CAA: Drawing from Johar and Bano – I

The Supreme Court has been hearing petitions against the CAA. Here are some of the major arguments made by the major petitioners.

This post is part of a two-part series. Read Part II here.

On December 11th, the Parliament of India passed The Citizenship (Amendment) Act, 2019 (CAA). Primarily, it amended Section 2(1)(b) of the Citizenship Act, 1955 dealing with the definition of “illegal migrant”.

As per the amended definition, illegal migrants may have a path to citizenship, if they are (a) Hindu, Sikh, Buddhist, Jain, Parsi or Christian, and (b) from Pakistan, Afghanistan or Bangladesh.

More than 200 petitions were filed in the Supreme Court against the CAA and various related amendments. The petitioners claim that by excluding Muslims and other religious groups, the amendments violate the right to equality.

In this post, we look at some of the major arguments made by the lead petitioners – the Indian Union Muslim League (IUML) – and how they draw from recent fundamental rights decisions of the Supreme Court of India.

Religious classification and right to equality – Application of Navtej Johar

Much like a vast majority of the other petitions, IUML claims that the CAA makes an arbitrary classification based on religion and nationality. By extending the benefit of the amended definition to only certain religious groups coming from select countries, the Union has violated the fundamental right to equality, IUML contends.

More specifically, IUML argues that discrimination based on religious identity is impermissible as it forms part of the intrinsic and core identity of an individual. It is also argued that by excluding other groups like Muslims, Atheists, Bahais etc. from the ambit of the legislation, the amendment discriminates against these groups.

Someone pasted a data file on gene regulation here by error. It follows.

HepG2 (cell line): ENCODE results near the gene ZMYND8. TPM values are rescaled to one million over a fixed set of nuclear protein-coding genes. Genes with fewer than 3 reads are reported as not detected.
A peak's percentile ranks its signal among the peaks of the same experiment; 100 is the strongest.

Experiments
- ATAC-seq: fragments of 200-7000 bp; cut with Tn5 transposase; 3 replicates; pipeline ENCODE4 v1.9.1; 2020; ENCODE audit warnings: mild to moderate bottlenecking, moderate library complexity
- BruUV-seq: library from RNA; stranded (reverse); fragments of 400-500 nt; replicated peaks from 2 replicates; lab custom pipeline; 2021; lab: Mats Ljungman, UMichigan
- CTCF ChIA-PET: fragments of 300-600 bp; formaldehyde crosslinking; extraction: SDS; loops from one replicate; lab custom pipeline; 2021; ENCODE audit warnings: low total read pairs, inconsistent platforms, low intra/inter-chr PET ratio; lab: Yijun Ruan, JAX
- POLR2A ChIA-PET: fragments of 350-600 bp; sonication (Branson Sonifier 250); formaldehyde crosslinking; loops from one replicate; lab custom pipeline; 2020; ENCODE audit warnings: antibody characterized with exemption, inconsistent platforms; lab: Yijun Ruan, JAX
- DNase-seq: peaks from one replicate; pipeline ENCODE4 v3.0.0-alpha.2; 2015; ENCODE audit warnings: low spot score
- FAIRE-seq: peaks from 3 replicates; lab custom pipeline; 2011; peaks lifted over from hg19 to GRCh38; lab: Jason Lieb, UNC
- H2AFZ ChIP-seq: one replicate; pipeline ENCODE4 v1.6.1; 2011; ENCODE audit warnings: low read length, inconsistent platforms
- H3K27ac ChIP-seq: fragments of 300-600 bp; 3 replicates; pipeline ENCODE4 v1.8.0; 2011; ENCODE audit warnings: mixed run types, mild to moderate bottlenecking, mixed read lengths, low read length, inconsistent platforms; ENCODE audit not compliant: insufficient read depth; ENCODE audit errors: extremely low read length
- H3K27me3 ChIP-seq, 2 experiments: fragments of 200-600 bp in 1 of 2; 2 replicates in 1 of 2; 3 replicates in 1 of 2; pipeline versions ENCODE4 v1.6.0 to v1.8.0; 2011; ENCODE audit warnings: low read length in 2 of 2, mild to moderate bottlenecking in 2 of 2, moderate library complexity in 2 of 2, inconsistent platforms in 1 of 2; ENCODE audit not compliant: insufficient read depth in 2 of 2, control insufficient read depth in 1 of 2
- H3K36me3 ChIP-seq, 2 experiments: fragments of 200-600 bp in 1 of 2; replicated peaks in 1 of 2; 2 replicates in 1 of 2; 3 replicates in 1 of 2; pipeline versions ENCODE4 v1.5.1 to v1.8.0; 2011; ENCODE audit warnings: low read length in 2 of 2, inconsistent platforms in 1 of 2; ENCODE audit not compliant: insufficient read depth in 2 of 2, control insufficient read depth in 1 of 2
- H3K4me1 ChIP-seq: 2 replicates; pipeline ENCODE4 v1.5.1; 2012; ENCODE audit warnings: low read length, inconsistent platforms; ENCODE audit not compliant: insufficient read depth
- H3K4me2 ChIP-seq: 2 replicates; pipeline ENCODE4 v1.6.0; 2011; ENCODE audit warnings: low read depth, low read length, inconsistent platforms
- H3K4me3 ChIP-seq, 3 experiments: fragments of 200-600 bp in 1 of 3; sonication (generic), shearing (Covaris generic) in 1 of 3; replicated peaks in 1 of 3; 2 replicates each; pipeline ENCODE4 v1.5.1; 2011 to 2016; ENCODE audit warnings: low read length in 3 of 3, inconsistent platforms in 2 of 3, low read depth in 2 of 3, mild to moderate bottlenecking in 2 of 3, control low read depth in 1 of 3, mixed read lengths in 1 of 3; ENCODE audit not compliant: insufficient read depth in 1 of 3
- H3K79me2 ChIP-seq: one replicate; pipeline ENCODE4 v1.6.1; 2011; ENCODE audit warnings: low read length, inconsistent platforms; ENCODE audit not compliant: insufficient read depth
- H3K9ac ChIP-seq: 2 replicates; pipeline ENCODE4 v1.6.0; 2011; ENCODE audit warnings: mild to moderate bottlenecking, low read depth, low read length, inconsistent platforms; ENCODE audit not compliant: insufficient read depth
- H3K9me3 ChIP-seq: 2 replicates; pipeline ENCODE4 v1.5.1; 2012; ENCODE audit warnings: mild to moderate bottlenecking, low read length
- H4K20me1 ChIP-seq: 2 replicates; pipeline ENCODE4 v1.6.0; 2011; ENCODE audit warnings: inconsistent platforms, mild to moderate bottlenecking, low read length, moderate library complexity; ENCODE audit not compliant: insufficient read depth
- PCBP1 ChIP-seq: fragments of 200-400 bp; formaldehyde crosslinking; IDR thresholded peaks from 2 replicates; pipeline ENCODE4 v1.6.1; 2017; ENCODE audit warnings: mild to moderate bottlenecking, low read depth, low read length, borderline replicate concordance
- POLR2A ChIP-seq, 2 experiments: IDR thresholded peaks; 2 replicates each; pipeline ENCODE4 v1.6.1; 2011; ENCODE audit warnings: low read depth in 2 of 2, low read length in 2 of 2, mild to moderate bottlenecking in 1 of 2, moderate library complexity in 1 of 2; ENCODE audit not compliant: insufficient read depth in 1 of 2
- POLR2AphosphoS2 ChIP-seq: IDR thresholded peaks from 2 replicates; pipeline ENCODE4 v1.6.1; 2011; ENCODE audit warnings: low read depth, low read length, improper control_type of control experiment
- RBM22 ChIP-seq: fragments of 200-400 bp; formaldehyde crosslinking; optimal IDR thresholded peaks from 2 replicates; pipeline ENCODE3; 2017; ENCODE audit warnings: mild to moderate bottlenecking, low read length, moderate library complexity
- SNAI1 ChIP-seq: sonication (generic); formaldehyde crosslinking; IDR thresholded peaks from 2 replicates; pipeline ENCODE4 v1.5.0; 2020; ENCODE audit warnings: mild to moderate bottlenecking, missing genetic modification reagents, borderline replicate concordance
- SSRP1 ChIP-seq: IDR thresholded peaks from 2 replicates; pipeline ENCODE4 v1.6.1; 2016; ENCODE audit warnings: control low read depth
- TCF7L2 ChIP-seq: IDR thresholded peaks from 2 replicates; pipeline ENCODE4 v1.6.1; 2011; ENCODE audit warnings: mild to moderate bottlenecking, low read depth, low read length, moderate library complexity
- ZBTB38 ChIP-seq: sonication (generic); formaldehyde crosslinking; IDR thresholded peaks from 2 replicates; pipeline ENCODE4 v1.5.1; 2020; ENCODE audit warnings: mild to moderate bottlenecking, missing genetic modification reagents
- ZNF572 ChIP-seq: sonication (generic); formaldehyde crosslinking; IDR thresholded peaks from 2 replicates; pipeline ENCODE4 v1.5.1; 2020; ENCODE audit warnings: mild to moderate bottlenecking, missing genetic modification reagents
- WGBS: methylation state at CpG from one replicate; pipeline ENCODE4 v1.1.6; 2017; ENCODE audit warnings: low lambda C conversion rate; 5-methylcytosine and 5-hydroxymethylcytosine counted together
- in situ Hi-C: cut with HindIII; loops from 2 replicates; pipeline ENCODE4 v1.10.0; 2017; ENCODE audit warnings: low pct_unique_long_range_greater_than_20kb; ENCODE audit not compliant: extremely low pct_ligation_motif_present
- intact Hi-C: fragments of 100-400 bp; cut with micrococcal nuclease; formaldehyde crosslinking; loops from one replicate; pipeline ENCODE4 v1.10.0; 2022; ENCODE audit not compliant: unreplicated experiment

Notably, IUML relies on the decision in Navtej Singh Johar v Union of India, pertaining to the decriminalization of homosexuality, to argue that a classification in a legislation will not stand legal scrutiny if such classification is based on an “intrinsic and core trait of an individual”.  In Johar, Justice Malhotra, in her concurring opinion, had held that a person’s sexual orientation was intrinsic to their innate nature and a classification based on it would violate their fundamental rights.

Although Malhotra J. did not give an exhaustive catalogue of the traits that are intrinsic to an individual, in a later portion, she states that: “race, caste, sex, and place of birth are aspects over which a person has no control, ergo they are immutable. On the other hand, religion is a fundamental choice of a person. Discrimination based on any of these grounds would undermine an individual’s autonomy”

The Union in its reply does not directly address this argument of the Petitioners. Instead, it has adopted the stand that conferment of citizenship is a sovereign function and it is up to the Indian Parliament to decide who it should confer it on.

Read Part II here